[Footnote 55: See the Statuta Urbis Romae, l. iii. c. 87, 88, 89,
p. 185, 186. I have already given an idea of this municipal code.

The races of Nagona and Monte Testaceo are likewise mentioned in
the Diary of Peter Antonius from 1404 to 1417, (Muratori, Script.
Rerum Italicarum, tom. xxiv. p. 1124.)]
[Footnote 56: The Pallium, which Menage so foolishly derives from
Palmarius, is an easy extension of the idea and the words, from
the robe or cloak, to the materials, and from thence to their
application as a prize, (Muratori, dissert. xxxiii.)]

[Footnote 57: For these expenses, the Jews of Rome paid each year
1130 florins, of which the odd thirty represented the pieces of
silver for which Judas had betrayed his Master to their
ancestors. There was a foot-race of Jewish as well as of
Christian youths, (Statuta Urbis, ibidem.)]
[Footnote 58: This extraordinary bull-feast in the Coliseum is
described, from tradition rather than memory, by Ludovico
Buonconte Monaldesco, on the most ancient fragments of Roman
annals, (Muratori, Script Rerum Italicarum, tom. xii. p. 535,
536;) and however fanciful they may seem, they are deeply marked
with the colors of truth and nature.]

[Footnote 59: Muratori has given a separate dissertation (the
xxixth) to the games of the Italians in the Middle Ages.]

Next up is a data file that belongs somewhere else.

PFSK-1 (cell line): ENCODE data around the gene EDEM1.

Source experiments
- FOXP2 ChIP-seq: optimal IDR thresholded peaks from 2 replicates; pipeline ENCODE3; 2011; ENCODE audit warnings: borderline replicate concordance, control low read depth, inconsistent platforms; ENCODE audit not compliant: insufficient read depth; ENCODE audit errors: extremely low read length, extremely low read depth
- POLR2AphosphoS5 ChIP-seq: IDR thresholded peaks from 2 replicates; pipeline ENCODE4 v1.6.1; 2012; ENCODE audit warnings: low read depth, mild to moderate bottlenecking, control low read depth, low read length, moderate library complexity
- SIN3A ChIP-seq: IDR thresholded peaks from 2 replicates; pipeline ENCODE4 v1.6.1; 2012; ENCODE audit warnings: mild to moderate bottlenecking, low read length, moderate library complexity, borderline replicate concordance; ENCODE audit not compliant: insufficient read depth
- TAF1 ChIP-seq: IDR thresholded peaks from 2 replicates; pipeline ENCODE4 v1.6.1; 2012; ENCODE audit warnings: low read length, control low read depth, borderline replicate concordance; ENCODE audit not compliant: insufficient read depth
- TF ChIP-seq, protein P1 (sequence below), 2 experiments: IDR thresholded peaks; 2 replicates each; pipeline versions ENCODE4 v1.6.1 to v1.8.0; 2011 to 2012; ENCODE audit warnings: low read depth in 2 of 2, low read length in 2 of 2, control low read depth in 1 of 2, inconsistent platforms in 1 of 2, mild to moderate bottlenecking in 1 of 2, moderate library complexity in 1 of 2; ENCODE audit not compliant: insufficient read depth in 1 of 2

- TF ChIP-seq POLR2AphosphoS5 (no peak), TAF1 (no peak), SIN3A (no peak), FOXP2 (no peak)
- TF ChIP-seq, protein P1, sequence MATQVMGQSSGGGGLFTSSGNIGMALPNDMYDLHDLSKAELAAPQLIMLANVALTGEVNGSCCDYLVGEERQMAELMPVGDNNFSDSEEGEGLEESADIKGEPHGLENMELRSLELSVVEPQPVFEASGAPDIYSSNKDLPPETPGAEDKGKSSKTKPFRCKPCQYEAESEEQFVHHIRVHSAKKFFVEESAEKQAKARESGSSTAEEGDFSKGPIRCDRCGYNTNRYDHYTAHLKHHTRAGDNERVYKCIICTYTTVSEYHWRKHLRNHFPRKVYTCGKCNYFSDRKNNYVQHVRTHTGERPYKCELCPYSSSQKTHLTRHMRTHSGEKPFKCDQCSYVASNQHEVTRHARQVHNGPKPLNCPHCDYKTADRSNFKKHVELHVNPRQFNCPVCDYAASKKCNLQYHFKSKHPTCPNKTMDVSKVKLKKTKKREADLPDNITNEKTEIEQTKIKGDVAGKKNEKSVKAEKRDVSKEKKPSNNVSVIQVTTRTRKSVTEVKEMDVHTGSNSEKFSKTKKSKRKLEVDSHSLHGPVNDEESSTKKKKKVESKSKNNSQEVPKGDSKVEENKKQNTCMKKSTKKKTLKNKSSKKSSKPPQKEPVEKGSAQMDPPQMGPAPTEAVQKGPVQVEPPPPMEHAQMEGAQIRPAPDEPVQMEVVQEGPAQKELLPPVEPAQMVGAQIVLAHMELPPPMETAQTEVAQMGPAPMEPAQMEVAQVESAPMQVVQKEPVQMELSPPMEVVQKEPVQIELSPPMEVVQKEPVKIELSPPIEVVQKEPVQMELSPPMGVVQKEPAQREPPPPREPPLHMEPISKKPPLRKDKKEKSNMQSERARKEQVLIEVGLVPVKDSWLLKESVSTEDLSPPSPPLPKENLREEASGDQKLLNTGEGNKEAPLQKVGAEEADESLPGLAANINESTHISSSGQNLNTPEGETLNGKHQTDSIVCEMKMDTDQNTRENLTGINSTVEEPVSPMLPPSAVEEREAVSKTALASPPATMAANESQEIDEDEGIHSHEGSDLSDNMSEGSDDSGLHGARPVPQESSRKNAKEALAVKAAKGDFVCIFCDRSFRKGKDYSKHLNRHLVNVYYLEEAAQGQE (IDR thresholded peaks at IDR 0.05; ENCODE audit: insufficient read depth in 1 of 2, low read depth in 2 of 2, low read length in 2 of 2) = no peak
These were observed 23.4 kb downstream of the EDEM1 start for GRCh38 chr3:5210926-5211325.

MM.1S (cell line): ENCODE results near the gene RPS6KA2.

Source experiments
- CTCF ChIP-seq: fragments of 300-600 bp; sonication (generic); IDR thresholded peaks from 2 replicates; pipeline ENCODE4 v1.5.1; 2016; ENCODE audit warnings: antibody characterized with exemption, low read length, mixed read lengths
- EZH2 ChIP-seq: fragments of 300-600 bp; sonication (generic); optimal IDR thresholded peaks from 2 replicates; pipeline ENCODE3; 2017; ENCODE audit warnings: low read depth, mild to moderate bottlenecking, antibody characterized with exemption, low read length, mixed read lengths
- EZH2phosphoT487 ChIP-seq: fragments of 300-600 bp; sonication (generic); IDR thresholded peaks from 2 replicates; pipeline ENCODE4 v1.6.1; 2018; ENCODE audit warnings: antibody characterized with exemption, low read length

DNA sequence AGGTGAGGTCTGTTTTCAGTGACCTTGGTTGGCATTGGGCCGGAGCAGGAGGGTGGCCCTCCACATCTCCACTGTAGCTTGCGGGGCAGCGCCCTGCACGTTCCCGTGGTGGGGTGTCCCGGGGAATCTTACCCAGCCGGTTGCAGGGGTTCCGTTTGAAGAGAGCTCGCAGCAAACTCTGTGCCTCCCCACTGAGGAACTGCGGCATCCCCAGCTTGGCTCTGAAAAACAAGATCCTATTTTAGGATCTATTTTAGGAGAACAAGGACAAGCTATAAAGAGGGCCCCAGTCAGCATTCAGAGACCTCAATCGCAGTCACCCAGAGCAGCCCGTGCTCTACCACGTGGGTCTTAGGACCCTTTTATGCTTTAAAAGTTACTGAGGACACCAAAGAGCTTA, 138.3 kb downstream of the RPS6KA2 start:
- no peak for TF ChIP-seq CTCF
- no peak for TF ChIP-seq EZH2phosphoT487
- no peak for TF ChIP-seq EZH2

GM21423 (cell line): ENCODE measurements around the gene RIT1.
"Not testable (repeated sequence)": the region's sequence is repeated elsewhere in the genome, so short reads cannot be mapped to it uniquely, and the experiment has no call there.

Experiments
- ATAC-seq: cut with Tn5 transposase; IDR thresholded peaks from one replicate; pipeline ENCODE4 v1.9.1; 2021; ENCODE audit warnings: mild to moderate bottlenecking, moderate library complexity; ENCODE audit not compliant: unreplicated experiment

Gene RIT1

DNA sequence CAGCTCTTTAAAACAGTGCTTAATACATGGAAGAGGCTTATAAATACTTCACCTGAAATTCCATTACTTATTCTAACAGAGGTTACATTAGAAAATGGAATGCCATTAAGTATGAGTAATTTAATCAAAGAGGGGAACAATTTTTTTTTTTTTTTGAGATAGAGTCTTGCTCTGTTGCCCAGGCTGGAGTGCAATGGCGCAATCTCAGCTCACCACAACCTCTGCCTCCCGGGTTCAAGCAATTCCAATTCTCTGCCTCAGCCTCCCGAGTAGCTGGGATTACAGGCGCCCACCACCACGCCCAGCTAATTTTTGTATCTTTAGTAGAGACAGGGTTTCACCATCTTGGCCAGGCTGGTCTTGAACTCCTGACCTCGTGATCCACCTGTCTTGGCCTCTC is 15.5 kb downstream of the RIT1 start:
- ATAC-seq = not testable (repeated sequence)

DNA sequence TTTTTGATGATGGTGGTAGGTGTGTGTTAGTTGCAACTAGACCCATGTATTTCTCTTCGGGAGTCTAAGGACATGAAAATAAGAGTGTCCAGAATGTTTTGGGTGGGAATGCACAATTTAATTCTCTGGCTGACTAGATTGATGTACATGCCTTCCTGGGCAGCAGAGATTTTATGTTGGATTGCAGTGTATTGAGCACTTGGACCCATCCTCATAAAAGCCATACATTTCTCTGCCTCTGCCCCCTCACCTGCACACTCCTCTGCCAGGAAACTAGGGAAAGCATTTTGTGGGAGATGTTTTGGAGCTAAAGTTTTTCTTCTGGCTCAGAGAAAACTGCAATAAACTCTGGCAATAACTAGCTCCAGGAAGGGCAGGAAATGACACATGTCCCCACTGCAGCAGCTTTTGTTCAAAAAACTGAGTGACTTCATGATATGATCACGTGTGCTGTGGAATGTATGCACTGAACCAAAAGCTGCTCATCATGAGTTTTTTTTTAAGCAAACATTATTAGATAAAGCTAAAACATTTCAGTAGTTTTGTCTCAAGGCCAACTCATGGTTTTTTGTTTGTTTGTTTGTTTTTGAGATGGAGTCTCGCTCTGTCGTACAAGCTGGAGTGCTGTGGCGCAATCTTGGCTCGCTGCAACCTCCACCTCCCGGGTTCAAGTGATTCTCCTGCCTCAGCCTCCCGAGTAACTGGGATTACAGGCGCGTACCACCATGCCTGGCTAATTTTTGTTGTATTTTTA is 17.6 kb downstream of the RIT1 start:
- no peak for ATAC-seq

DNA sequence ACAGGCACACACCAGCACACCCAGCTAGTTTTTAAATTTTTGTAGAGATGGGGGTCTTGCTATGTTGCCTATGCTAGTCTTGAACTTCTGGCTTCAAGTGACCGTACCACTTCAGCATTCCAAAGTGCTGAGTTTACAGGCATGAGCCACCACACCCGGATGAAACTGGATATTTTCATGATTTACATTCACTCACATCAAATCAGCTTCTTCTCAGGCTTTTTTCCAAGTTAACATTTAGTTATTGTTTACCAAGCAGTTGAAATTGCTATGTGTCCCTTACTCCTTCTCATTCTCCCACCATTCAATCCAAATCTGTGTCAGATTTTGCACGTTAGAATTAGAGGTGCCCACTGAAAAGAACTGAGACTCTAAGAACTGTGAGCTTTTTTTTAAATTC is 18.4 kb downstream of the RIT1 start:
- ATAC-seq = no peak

This use of the amphitheatre was a rare, perhaps a singular,
festival: the demand for the materials was a daily and continual
want which the citizens could gratify without restraint or
remorse. In the fourteenth century, a scandalous act of concord
secured to both factions the privilege of extracting stones from
the free and common quarry of the Coliseum; ^60 and Poggius
laments, that the greater part of these stones had been burnt to
lime by the folly of the Romans. ^61 To check this abuse, and to
prevent the nocturnal crimes that might be perpetrated in the
vast and gloomy recess, Eugenius the Fourth surrounded it with a
wall; and, by a charter long extant, granted both the ground and
edifice to the monks of an adjacent convent. ^62 After his death,
the wall was overthrown in a tumult of the people; and had they
themselves respected the noblest monument of their fathers, they
might have justified the resolve that it should never be degraded
to private property. The inside was damaged: but in the middle of
the sixteenth century, an aera of taste and learning, the
exterior circumference of one thousand six hundred and twelve
feet was still entire and inviolate; a triple elevation of
fourscore arches, which rose to the height of one hundred and
eight feet. Of the present ruin, the nephews of Paul the Third
are the guilty agents; and every traveller who views the Farnese
palace may curse the sacrilege and luxury of these upstart
princes. ^63 A similar reproach is applied to the Barberini; and
the repetition of injury might be dreaded from every reign, till
the Coliseum was placed under the safeguard of religion by the
most liberal of the pontiffs, Benedict the Fourteenth, who
consecrated a spot which persecution and fable had stained with
the blood of so many Christian martyrs. ^64
[Footnote 60: In a concise but instructive memoir, the abbe
Barthelemy (Memoires de l'Academie des Inscriptions, tom. xxviii.
p. 585) has mentioned this agreement of the factions of the xivth
century de Tiburtino faciendo in the Coliseum, from an original
act in the archives of Rome.]
[Footnote 61: Coliseum . . . . ob stultitiam Romanorum majori ex
parte ad cal cem deletum, says the indignant Poggius, (p. 17:)
but his expression too strong for the present age, must be very